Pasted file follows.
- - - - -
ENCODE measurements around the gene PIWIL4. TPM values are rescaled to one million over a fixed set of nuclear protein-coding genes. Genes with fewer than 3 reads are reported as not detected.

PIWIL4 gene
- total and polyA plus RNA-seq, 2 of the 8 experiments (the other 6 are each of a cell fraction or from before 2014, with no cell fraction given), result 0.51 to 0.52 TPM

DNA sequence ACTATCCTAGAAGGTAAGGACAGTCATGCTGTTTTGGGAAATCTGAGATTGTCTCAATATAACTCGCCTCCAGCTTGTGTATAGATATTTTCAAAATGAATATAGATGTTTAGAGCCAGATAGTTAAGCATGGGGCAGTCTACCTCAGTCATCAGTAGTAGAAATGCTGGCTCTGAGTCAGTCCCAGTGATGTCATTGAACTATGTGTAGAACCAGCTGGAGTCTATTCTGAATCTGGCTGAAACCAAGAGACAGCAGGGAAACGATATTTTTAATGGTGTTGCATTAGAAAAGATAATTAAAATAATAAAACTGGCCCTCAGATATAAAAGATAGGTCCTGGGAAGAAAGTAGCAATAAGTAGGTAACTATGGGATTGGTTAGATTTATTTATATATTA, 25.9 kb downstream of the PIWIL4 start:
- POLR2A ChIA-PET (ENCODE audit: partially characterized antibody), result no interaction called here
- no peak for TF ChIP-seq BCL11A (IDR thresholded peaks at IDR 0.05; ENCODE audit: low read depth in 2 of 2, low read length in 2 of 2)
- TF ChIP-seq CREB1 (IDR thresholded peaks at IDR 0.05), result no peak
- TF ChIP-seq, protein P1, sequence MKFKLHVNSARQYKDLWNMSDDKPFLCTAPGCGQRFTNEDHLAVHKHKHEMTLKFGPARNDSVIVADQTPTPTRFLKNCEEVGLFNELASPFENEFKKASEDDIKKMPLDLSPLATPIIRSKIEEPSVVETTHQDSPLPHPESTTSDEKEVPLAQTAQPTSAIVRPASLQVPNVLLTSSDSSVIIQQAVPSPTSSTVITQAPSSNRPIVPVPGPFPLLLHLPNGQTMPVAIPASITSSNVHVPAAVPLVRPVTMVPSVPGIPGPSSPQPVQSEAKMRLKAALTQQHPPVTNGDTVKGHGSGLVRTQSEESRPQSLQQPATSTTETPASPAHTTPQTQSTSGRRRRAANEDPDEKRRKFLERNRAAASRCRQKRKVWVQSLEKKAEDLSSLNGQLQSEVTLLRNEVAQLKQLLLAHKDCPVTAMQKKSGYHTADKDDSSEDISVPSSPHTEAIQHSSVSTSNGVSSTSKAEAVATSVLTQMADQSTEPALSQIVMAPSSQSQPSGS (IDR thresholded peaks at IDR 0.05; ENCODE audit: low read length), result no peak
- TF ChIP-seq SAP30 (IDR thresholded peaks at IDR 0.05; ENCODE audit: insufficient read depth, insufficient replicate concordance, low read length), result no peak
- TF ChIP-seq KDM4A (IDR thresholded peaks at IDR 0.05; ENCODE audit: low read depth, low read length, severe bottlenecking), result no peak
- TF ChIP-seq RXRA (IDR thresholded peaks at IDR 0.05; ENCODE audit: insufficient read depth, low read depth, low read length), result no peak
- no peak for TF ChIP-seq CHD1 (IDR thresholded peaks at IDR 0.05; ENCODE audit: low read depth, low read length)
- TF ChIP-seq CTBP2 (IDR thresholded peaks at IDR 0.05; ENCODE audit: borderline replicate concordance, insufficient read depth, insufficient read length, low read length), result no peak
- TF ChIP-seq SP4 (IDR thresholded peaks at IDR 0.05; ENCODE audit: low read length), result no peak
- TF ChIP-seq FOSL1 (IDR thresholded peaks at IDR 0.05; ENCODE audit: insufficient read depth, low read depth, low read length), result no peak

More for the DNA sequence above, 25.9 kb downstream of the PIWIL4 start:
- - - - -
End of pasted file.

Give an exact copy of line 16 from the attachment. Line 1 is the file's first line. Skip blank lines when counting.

More for the DNA sequence above, 25.9 kb downstream of the PIWIL4 start: